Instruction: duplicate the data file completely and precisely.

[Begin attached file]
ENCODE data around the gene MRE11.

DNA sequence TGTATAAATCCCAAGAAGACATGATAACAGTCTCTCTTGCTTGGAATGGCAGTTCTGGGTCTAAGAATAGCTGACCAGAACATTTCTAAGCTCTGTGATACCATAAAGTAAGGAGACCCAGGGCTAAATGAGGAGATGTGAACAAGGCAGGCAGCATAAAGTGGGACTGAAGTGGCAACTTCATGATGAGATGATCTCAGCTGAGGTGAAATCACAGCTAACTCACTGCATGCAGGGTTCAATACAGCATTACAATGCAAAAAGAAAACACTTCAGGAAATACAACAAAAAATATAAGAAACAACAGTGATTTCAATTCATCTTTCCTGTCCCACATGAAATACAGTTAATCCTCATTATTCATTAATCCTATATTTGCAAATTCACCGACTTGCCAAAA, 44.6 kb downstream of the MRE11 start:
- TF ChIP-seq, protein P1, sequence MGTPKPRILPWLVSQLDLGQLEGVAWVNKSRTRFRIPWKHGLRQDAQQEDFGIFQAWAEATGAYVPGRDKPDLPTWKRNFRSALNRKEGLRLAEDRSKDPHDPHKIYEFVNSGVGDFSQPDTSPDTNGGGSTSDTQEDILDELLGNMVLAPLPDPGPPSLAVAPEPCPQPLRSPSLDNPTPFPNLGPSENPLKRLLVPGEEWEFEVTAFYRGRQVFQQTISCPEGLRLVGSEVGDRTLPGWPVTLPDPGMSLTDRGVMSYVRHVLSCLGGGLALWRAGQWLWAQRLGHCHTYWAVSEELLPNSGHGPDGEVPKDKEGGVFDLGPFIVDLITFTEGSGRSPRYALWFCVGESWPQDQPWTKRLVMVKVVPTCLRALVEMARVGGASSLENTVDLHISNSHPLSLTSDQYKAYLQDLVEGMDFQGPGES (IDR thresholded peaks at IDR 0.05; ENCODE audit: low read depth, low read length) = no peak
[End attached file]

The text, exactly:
ENCODE data around the gene MRE11.

DNA sequence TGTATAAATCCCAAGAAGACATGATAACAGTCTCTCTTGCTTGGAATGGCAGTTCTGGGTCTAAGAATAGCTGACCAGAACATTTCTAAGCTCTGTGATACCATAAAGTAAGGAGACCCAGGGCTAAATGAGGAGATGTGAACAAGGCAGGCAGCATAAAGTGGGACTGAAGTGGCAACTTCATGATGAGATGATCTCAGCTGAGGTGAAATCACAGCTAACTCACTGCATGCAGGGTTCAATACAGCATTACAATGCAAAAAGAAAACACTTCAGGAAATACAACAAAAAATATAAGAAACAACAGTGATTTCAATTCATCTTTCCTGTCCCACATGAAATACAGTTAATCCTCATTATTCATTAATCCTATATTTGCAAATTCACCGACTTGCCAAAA, 44.6 kb downstream of the MRE11 start:
- TF ChIP-seq, protein P1, sequence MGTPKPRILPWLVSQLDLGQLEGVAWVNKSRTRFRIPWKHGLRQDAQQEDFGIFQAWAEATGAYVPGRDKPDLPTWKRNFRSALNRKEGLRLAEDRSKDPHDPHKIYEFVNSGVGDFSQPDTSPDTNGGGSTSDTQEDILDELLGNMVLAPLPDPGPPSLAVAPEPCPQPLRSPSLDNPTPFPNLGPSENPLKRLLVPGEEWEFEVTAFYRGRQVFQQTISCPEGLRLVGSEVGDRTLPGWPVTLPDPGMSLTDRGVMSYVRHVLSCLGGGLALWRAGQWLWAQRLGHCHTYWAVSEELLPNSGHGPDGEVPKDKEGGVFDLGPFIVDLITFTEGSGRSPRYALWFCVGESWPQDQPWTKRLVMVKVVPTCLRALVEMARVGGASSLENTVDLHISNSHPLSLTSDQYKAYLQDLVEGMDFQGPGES (IDR thresholded peaks at IDR 0.05; ENCODE audit: low read depth, low read length) = no peak